Donald Trump Called Xi Jinping ‘King’ of China: ‘He Liked That’

Trump, Xi at Mar-a-Lago
JIM WATSON/AFP/Getty Images

President Donald Trump spoke at the National Republican Congressional Committee (NRCC) spring dinner in Washington on Tuesday, saying he referred to Chinese President Xi Jinping as the “king” of China during their 2017 meeting in Beijing and that Xi considered it a compliment.

“He said, ‘But I am not a king. I am president,’” Trump recalled of Xi’s response.

“I said, ‘No, you’re president for life, and therefore you’re king,’” Trump’s recollection continued.

“He said, ‘Huh.’ He liked that. I get along with him great,” Trump concluded.

CNN noted that Trump’s visit to Beijing in 2017 occurred several months before Xi actually became president for life with the official removal of limits on his term of office, although the handwriting was clearly on the wall at that point.

Trump, as he often does, talked about the Chinese as fierce competitors who took advantage of the gullible American political class to arrange lopsided trade deals.

“They would have caught us within a short period of time… within two years, by the end of my term, if you had a normal president,” he predicted.

“They’ve taken advantage of our country and you know what, I respect them for it. I say it, we should have been doing that to them,” he said at the NRCC dinner.

China has unquestionably fared much worse than the United States during the Trump trade war, defying the predictions of most analysts. Monday brought some of the best economic news for China in some time, with a strong manufacturing report, matched by a strong report for American manufacturers as well.

The good news was portrayed as a great relief to investors worried about the U.S.-China feud causing a global recession, although it could also be taken as evidence their doomsday predictions were inaccurate. The doomsayers are currently suggesting the strong manufacturing reports from both America and China were driven by fragile hopes that a trade agreement will be reached within the next three months and gloom will resume if that does not happen.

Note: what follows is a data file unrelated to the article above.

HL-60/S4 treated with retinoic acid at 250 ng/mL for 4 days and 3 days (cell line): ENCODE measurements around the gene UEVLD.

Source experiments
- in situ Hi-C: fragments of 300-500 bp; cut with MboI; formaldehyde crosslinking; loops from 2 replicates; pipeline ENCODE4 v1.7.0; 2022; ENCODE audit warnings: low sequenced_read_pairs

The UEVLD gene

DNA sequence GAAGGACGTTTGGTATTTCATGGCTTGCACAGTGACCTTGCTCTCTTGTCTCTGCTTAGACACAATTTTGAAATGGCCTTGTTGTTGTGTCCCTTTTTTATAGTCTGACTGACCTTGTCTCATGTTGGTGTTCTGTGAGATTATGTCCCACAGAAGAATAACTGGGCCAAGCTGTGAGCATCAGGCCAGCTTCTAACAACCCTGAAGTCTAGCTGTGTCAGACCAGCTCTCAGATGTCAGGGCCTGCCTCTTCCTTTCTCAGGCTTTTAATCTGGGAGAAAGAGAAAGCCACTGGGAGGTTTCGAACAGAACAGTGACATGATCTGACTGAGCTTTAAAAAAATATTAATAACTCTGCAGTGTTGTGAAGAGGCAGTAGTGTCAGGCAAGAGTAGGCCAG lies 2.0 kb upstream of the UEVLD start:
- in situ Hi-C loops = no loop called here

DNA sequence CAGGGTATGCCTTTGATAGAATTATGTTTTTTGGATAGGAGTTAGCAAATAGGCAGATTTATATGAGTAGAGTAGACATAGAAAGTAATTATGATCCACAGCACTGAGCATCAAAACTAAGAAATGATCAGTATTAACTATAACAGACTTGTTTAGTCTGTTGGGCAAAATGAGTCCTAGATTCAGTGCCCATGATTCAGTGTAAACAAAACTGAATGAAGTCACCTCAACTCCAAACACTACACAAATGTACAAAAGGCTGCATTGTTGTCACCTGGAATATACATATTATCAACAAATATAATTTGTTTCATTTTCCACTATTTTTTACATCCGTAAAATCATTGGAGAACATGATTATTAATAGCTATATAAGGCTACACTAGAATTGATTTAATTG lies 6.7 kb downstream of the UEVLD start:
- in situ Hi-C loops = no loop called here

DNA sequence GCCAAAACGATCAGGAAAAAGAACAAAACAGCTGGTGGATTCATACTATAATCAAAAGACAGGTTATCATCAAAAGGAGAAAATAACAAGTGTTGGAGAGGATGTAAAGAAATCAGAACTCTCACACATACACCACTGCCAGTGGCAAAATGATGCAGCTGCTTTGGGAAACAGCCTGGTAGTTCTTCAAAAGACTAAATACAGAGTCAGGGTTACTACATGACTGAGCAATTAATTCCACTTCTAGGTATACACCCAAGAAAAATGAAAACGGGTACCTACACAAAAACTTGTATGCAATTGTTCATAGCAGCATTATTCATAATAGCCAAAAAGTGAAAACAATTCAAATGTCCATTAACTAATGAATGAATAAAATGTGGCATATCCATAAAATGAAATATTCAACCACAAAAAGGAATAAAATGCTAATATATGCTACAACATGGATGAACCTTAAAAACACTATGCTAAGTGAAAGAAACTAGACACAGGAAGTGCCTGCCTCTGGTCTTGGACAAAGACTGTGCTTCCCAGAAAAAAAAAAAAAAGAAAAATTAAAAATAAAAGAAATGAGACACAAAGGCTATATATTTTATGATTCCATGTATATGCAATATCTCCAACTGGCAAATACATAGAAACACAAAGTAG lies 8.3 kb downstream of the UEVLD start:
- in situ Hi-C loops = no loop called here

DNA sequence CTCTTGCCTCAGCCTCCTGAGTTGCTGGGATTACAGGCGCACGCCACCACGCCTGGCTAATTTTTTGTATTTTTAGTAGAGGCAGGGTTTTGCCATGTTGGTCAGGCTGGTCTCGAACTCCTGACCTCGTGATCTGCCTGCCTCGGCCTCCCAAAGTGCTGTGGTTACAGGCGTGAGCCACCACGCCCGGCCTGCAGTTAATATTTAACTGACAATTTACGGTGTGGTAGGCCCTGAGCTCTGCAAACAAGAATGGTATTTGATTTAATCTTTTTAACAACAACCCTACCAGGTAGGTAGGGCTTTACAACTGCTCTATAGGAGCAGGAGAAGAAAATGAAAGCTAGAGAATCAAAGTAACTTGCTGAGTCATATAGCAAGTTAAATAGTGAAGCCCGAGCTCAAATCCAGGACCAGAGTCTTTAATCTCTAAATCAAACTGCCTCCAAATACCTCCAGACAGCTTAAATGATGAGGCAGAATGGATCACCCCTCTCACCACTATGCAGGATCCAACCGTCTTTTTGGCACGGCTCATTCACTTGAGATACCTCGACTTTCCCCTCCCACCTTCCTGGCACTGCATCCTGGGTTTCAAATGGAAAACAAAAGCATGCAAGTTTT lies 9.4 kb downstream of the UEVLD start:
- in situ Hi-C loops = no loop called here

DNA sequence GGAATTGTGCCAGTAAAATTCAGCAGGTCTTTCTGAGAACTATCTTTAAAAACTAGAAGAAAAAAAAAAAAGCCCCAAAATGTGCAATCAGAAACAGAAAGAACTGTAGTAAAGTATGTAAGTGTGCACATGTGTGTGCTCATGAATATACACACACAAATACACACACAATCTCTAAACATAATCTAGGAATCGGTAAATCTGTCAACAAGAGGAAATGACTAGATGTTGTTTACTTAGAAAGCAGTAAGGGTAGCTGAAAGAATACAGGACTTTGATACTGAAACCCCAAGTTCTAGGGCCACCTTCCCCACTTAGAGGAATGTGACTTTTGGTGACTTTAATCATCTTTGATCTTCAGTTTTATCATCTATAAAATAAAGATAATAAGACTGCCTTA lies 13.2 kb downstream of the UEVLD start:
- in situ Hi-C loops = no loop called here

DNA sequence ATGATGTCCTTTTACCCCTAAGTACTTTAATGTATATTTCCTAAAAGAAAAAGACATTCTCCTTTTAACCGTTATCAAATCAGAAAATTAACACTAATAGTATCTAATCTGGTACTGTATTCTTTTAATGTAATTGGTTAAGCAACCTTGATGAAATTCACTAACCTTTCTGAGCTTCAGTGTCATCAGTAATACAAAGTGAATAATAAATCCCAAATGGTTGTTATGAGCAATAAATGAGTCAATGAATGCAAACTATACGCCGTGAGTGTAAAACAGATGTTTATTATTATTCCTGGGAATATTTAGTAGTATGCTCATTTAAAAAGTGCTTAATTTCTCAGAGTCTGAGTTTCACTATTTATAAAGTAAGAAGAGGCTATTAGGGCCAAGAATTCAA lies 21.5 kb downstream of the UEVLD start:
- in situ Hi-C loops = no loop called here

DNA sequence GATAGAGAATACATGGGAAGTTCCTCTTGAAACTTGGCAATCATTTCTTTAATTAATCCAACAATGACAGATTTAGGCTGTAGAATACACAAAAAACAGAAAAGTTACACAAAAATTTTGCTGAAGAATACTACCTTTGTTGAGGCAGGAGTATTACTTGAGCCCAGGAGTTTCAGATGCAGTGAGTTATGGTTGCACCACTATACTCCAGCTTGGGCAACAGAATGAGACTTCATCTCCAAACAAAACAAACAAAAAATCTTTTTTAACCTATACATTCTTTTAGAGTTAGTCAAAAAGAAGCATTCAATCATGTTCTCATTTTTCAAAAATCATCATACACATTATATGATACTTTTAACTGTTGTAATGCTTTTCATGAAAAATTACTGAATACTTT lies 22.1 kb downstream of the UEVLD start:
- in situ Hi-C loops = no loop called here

The current state of professional pessimism for the United States is a Deloitte study on Wednesday predicting a “deceleration of economic activity by the end of 2020,” although few business executives interviewed for the study believe a recession is likely.

The International Monetary Fund still believes the global economy is “delicate” and “unsettled, in part because China is keeping its economy afloat with stimulus spending that cannot continue indefinitely. The Chinese economy clearly fluctuates much more than the U.S. based on good or bad news about progress in trade talks.

To date, Trump’s vision for how the trade war would play out has been much more accurate than his critics’, and by all accounts, Chinese negotiators are moving significantly closer to the U.S. position in negotiations. The big problem for Trump at this point is that he was correct in stating that Xi Jinping is a “king” and “president for life,” while Donald Trump is not.

The clock is ticking for the Trump administration because the Chinese are not far from thinking they might be able to run out the clock until the 2020 U.S. election, bringing the game into a tense overtime period where every bit of bad economic news in the United States counts double or triple against the incumbent president.

It will be interesting to see if the recent spurt of good economic news inspires Chinese negotiators to dig in their heels or makes them more keenly aware than ever that their ambitious agenda for the coming decades will be ruined if the trade war continues.

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